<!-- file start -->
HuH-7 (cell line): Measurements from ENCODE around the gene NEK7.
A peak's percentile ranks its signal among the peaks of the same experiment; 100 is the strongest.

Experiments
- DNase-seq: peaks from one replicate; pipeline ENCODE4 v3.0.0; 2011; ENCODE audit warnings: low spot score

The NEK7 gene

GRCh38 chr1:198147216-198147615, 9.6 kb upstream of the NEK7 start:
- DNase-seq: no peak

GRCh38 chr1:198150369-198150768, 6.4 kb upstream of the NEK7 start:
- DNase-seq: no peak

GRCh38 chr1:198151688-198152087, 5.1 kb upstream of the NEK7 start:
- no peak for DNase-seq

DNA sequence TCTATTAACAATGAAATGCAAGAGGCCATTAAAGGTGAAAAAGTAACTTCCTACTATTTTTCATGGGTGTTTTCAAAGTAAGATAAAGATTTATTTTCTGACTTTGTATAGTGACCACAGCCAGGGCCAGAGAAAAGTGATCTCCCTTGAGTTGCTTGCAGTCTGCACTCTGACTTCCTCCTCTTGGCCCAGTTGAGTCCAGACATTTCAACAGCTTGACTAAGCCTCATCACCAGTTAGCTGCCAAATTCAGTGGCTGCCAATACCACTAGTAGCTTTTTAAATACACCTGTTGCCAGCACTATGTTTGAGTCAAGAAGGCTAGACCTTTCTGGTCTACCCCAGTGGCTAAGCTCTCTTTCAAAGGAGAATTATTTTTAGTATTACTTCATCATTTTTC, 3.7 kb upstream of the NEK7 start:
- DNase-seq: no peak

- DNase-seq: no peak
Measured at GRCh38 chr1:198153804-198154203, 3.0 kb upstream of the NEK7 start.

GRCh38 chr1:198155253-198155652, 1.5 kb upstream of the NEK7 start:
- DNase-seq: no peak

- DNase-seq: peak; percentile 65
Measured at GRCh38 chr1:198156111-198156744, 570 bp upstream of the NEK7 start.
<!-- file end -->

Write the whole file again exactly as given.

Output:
HuH-7 (cell line): Measurements from ENCODE around the gene NEK7.
A peak's percentile ranks its signal among the peaks of the same experiment; 100 is the strongest.

Experiments
- DNase-seq: peaks from one replicate; pipeline ENCODE4 v3.0.0; 2011; ENCODE audit warnings: low spot score

The NEK7 gene

GRCh38 chr1:198147216-198147615, 9.6 kb upstream of the NEK7 start:
- DNase-seq: no peak

GRCh38 chr1:198150369-198150768, 6.4 kb upstream of the NEK7 start:
- DNase-seq: no peak

GRCh38 chr1:198151688-198152087, 5.1 kb upstream of the NEK7 start:
- no peak for DNase-seq

DNA sequence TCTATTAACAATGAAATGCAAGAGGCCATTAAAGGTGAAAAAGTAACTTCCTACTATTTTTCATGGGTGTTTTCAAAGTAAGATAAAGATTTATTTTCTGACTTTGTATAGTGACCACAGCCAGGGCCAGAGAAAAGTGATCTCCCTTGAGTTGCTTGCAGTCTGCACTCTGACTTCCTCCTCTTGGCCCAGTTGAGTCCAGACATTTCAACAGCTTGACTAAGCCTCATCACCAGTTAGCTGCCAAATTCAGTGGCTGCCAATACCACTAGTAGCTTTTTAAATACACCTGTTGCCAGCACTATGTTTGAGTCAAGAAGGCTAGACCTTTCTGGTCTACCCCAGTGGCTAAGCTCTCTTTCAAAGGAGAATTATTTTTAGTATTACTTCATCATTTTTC, 3.7 kb upstream of the NEK7 start:
- DNase-seq: no peak

- DNase-seq: no peak
Measured at GRCh38 chr1:198153804-198154203, 3.0 kb upstream of the NEK7 start.

GRCh38 chr1:198155253-198155652, 1.5 kb upstream of the NEK7 start:
- DNase-seq: no peak

- DNase-seq: peak; percentile 65
Measured at GRCh38 chr1:198156111-198156744, 570 bp upstream of the NEK7 start.